• Filamentary accretion: As seen from simulations of structure formation in the universe, there is a giant ‘cosmic web’ of material connecting galaxies, which are formed preferentially within such filaments. Maybe small dark matter halos / dwarf galaxies are accreted preferentially along such filaments, resulting in a preferred spacial distribution? This seems not to work out because the filaments, like the groups before, are too thick and not the only source of subhalos. While there are overdensities of infall-directions at large distances (see for example Libeskind et al. 2011), no structure as well defined as the VPOS is produced. Nevertheless, the abstract of Lovell et al. (2011) claims that “Quasi-planar distributions of coherently rotating satellites, such as those inferred in the Milky Way and other galaxies, arise naturally in simulations of a ΛCDM universe”. In a few days we will show in detail why this claim is unjustified. UPDATE: The preprint of our paper “Can filamentary accretion explain the orbital poles of the Milky Way satellites?” is now available on the arXiv. We will blog about it soon. UPDATE: Here is our blog post on this paper.


A radically different scenario

In our paper, we propose a radically different alternative: the VPOS has been formed from the debris of a collision of two galaxies. The satellite galaxies would then not be dark-matter dominated objects, but tidal dwarf galaxies that formed within the tidal debris stripped from another galaxy. It is noteworthy that this had already been hinted at by the early stellar-dynamical work by Kroupa (1997)  who showed that the satellite galaxies may not require dark matter but that they may appear as if they had dark matter. Tidal dwarf galaxies are observed to form and naturally align in the plane of the interaction.

As we have shown in our paper “Making counter-orbiting tidal debris. The origin of the Milky Way disc of satellites?”, Pawlowski et al. (2011), a number of features of the satellite galaxy population of the Milky Way are consistently explained if they stem from tidal debris. In addition, Pavel has laid out more reasons in favor of a tidal origin in his recent paper (Kroupa 2012).


More Information

The papers reporting problems for dark matter keep coming in more frequently lately. Be prepared for another one from our side next week, discussing filamentary accretion as a possible origin of the VPOS. UPDATE: preprint available here, discussed in the blog here.

The paper this post is based on: “The VPOS: a vast polar structure of satellite galaxies, globular clusters and streams around the Milky Way”, by Marcel S. Pawlowski, J. Pflamm-Altenburg and Pavel Kroupa. It has been accepted for publication in MNRAS and a preprint can be found on the arXiv.

The Royal Astronomical Society has published a press release on this topic, too: “Do the Milky Way’s companions spell trouble for dark matter?

It was picked up by a number of news sites, a selection of which we list below:

Blog posts:


By Pavel Kroupa and Marcel Pawlowski  (28.04.2012): “The vast polar structure – VPOS – of satellite objects around the Milky Way” on SciLogs. See the overview of topics in  The Dark Matter Crisis.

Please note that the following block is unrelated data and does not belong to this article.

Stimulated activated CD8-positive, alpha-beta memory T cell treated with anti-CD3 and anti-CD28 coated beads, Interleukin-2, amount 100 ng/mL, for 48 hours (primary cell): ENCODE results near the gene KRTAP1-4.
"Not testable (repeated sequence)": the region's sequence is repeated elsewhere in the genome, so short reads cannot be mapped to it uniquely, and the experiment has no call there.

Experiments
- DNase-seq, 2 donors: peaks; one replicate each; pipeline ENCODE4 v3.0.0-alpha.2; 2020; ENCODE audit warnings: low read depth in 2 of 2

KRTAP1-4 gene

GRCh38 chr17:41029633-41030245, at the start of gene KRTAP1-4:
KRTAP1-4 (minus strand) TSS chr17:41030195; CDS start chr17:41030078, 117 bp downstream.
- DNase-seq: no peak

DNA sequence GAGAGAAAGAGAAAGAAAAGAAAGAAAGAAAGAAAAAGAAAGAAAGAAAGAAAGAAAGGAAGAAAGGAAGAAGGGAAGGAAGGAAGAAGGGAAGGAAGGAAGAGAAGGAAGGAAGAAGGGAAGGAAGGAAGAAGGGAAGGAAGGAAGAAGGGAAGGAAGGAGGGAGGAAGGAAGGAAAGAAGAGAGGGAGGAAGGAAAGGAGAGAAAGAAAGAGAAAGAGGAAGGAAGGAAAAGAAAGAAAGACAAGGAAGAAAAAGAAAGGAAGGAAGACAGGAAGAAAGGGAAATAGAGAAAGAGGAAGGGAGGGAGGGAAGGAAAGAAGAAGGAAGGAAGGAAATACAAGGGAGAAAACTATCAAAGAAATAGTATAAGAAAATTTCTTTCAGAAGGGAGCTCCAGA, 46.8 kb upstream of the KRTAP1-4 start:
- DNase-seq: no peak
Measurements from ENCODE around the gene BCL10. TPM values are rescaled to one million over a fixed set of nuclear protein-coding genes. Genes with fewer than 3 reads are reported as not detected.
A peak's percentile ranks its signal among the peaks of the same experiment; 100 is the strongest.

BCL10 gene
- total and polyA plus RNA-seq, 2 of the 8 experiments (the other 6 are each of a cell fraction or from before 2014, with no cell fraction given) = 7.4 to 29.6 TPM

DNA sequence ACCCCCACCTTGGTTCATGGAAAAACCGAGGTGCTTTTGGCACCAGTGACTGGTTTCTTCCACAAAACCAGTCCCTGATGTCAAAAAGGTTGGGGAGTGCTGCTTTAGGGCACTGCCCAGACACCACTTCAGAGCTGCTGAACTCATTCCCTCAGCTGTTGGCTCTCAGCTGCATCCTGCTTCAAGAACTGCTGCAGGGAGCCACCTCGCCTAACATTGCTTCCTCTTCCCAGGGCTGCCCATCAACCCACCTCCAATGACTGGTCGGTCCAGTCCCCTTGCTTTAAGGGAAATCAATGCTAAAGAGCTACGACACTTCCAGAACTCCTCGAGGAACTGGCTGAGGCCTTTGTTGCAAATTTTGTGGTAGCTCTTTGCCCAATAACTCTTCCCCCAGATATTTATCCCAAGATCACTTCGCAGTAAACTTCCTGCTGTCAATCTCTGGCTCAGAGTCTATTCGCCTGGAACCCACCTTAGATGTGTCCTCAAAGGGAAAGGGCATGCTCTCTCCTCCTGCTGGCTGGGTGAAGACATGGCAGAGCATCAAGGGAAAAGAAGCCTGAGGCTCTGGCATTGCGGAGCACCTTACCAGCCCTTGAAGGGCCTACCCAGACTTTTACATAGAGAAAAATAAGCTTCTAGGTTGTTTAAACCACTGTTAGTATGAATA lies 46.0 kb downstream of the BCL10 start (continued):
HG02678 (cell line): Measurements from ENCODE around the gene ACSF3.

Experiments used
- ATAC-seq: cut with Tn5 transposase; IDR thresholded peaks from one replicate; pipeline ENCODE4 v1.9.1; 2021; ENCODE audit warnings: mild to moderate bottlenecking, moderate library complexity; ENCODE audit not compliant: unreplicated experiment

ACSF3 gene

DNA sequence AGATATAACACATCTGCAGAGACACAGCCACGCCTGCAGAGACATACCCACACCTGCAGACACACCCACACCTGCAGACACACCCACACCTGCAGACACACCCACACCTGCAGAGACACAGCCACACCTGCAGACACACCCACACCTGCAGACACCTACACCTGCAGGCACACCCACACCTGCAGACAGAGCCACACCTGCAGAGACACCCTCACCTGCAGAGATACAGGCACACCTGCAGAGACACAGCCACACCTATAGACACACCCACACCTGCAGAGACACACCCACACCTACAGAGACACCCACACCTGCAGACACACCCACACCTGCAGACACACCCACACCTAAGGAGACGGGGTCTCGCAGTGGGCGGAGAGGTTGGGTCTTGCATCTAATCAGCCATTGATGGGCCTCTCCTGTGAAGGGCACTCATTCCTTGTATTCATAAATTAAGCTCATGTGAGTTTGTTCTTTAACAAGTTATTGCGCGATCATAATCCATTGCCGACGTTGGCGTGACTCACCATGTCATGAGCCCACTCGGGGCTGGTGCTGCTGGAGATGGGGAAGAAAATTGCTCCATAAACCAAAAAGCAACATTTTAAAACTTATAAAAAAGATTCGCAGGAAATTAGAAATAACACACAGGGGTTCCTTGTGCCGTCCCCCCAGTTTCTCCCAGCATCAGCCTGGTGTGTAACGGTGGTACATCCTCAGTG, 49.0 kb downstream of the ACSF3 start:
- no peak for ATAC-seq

Dark Matter gone missing in many places: a crisis of modern physics?

On The Dark Matter Crisis, we have already presented numerous problems that appear within the LCDM model of cosmology. Some of these have been given names, like the “Missing Satellites Problem”, where LCDM predicts more dark matter subhaloes around the Milky Way than there are observed satellite galaxies, which are expected to trace them. Or the “Missing Baryons Problem”: from cosmological predictions we expect a certain density in the baryonic, luminous and thus in principle observable matter. But when you add up all the visible matter you observed, you only get 10-40 per cent of what you expect. The larger fraction is missing.

Even the ongoing non-detection of the DM particle in direct-detection experiments might be seen by some as another of these problems. So, there are several cases in which the model predicts something which then is not observed, thus leading to the ‘missing’ of that particular entity or observation thereof.

This week, two additional studies claim that even more seems to be missing (when your expectations are based on what LCDM predicts, that is). They both suggest a serious lack in the amount of expected dark matter on two very different size-scales: the local universe and our immediate neighborhood within the Milky Way.


Dark Matter missing in … the Local Universe

In the work titled “Missing Dark Matter in the Local Universe”, Igor D. Karachentsev has looked at a sample of 11,000 galaxies in the local Universe around the MW. He has summed up the masses of individual galaxies and galaxy-groups and used this to test a very fundamental prediction of LCDM.

The idea is as simple as it is brilliant: cosmology has precise predictions as to what is the content of our universe. In particular, it predicts the density of matter to be Ωm,glob = 0.28 +- 0.03 (83 per cent of this in dark, 17 per cent in luminous matter). Now, to test this, all you have to do is to sum up all the mass within a certain volume of space, and you can estimate the actual density of mass within that volume. To be sure that your volume is representative, it needs to be large. If you only sum over, say, a sphere of 100 kpc in diameter, the density strongly depends on whether you have a galaxy in this volume or not. Karachentsev chose to use a volume with a radius of 50 Mpc around the MW. On this size-scale, the density is expected to fluctuate by only 10 percent, a reasonably low value in astronomy. The scale can thus be assumed to be representative and you should observe the mass density predicted by LCDM.